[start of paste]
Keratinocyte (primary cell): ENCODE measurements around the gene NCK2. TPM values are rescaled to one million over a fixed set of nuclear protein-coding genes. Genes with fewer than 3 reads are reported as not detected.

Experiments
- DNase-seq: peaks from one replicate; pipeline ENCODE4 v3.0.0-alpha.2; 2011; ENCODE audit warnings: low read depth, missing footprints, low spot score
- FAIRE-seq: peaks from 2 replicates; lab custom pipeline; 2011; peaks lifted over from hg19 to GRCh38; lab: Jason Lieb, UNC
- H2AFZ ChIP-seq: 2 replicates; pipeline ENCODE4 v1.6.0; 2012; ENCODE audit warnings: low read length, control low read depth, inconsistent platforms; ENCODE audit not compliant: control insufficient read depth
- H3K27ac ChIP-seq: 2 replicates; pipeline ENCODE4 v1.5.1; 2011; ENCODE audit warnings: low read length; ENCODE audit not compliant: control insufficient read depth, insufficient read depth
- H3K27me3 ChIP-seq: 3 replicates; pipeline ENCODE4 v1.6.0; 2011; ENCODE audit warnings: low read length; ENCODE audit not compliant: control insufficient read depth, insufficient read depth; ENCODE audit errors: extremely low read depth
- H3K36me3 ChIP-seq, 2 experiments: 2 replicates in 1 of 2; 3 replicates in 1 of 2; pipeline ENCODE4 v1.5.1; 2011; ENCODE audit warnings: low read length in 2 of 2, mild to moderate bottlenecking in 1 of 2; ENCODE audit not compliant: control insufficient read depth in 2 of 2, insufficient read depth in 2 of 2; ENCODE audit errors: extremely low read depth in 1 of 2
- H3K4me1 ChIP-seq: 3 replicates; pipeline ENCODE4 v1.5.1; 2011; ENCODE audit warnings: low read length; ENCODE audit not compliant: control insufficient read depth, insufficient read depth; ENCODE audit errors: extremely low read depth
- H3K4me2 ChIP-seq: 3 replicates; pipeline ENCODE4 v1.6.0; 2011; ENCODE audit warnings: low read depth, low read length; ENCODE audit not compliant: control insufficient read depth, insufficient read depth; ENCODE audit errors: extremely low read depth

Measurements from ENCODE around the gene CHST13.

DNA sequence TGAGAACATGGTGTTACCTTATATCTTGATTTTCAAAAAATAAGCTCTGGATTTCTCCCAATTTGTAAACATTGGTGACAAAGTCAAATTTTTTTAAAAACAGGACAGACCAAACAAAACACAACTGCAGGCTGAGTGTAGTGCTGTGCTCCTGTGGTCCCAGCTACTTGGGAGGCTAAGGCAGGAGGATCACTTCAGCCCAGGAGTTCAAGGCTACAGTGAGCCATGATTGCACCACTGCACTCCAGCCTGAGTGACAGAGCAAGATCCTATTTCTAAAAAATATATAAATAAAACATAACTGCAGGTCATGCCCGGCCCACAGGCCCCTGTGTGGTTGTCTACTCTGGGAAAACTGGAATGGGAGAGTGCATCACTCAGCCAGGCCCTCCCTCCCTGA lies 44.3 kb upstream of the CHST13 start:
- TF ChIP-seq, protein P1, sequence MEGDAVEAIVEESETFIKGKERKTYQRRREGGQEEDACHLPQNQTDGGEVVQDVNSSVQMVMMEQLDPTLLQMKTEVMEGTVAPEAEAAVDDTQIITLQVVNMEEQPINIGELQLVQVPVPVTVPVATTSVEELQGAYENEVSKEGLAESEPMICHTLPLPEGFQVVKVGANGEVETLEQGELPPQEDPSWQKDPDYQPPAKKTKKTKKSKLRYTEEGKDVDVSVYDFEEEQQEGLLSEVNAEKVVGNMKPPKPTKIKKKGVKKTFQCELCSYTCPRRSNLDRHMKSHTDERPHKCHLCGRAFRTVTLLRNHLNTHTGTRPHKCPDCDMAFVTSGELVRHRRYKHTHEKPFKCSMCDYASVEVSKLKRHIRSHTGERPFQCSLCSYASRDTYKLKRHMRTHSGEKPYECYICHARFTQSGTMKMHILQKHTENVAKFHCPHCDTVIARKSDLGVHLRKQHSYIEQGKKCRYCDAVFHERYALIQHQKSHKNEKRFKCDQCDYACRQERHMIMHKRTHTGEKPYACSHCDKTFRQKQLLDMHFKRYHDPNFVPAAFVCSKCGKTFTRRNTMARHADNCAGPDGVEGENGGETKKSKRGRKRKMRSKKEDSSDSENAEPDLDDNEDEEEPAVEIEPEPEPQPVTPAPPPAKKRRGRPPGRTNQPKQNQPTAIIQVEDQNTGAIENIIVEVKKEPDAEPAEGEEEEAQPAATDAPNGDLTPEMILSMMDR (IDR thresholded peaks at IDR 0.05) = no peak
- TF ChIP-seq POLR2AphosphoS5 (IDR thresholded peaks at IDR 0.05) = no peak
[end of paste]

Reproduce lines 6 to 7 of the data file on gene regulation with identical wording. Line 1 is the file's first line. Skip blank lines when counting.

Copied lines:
- H3K27ac ChIP-seq: 2 replicates; pipeline ENCODE4 v1.5.1; 2011; ENCODE audit warnings: low read length; ENCODE audit not compliant: control insufficient read depth, insufficient read depth
- H3K27me3 ChIP-seq: 3 replicates; pipeline ENCODE4 v1.6.0; 2011; ENCODE audit warnings: low read length; ENCODE audit not compliant: control insufficient read depth, insufficient read depth; ENCODE audit errors: extremely low read depth